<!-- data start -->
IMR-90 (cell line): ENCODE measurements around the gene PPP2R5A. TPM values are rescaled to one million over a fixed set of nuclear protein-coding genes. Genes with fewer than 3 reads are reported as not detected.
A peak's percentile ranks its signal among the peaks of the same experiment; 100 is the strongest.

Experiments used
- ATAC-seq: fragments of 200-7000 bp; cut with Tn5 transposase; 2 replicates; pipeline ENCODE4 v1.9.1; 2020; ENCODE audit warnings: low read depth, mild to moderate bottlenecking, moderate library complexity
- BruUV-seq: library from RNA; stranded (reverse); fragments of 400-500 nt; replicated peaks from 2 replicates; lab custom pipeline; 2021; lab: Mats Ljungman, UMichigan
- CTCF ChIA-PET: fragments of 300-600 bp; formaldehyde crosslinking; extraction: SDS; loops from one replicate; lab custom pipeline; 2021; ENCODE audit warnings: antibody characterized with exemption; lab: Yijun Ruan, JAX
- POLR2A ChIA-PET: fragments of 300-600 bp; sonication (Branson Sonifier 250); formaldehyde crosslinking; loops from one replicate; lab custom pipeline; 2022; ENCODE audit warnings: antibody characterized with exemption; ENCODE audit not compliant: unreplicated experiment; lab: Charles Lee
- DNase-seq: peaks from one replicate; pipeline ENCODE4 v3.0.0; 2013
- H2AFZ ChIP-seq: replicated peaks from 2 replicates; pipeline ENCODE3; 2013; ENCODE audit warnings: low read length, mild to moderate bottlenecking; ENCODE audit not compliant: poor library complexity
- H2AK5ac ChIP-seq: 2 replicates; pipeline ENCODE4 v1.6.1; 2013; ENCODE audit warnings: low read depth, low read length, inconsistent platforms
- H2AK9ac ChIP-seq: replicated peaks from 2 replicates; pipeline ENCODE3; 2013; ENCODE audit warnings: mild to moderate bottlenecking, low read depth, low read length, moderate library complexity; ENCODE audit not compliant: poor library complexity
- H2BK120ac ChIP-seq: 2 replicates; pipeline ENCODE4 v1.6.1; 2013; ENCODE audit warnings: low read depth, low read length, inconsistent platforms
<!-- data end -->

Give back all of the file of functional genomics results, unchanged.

IMR-90 (cell line): ENCODE measurements around the gene PPP2R5A. TPM values are rescaled to one million over a fixed set of nuclear protein-coding genes. Genes with fewer than 3 reads are reported as not detected.
A peak's percentile ranks its signal among the peaks of the same experiment; 100 is the strongest.

Experiments used
- ATAC-seq: fragments of 200-7000 bp; cut with Tn5 transposase; 2 replicates; pipeline ENCODE4 v1.9.1; 2020; ENCODE audit warnings: low read depth, mild to moderate bottlenecking, moderate library complexity
- BruUV-seq: library from RNA; stranded (reverse); fragments of 400-500 nt; replicated peaks from 2 replicates; lab custom pipeline; 2021; lab: Mats Ljungman, UMichigan
- CTCF ChIA-PET: fragments of 300-600 bp; formaldehyde crosslinking; extraction: SDS; loops from one replicate; lab custom pipeline; 2021; ENCODE audit warnings: antibody characterized with exemption; lab: Yijun Ruan, JAX
- POLR2A ChIA-PET: fragments of 300-600 bp; sonication (Branson Sonifier 250); formaldehyde crosslinking; loops from one replicate; lab custom pipeline; 2022; ENCODE audit warnings: antibody characterized with exemption; ENCODE audit not compliant: unreplicated experiment; lab: Charles Lee
- DNase-seq: peaks from one replicate; pipeline ENCODE4 v3.0.0; 2013
- H2AFZ ChIP-seq: replicated peaks from 2 replicates; pipeline ENCODE3; 2013; ENCODE audit warnings: low read length, mild to moderate bottlenecking; ENCODE audit not compliant: poor library complexity
- H2AK5ac ChIP-seq: 2 replicates; pipeline ENCODE4 v1.6.1; 2013; ENCODE audit warnings: low read depth, low read length, inconsistent platforms
- H2AK9ac ChIP-seq: replicated peaks from 2 replicates; pipeline ENCODE3; 2013; ENCODE audit warnings: mild to moderate bottlenecking, low read depth, low read length, moderate library complexity; ENCODE audit not compliant: poor library complexity
- H2BK120ac ChIP-seq: 2 replicates; pipeline ENCODE4 v1.6.1; 2013; ENCODE audit warnings: low read depth, low read length, inconsistent platforms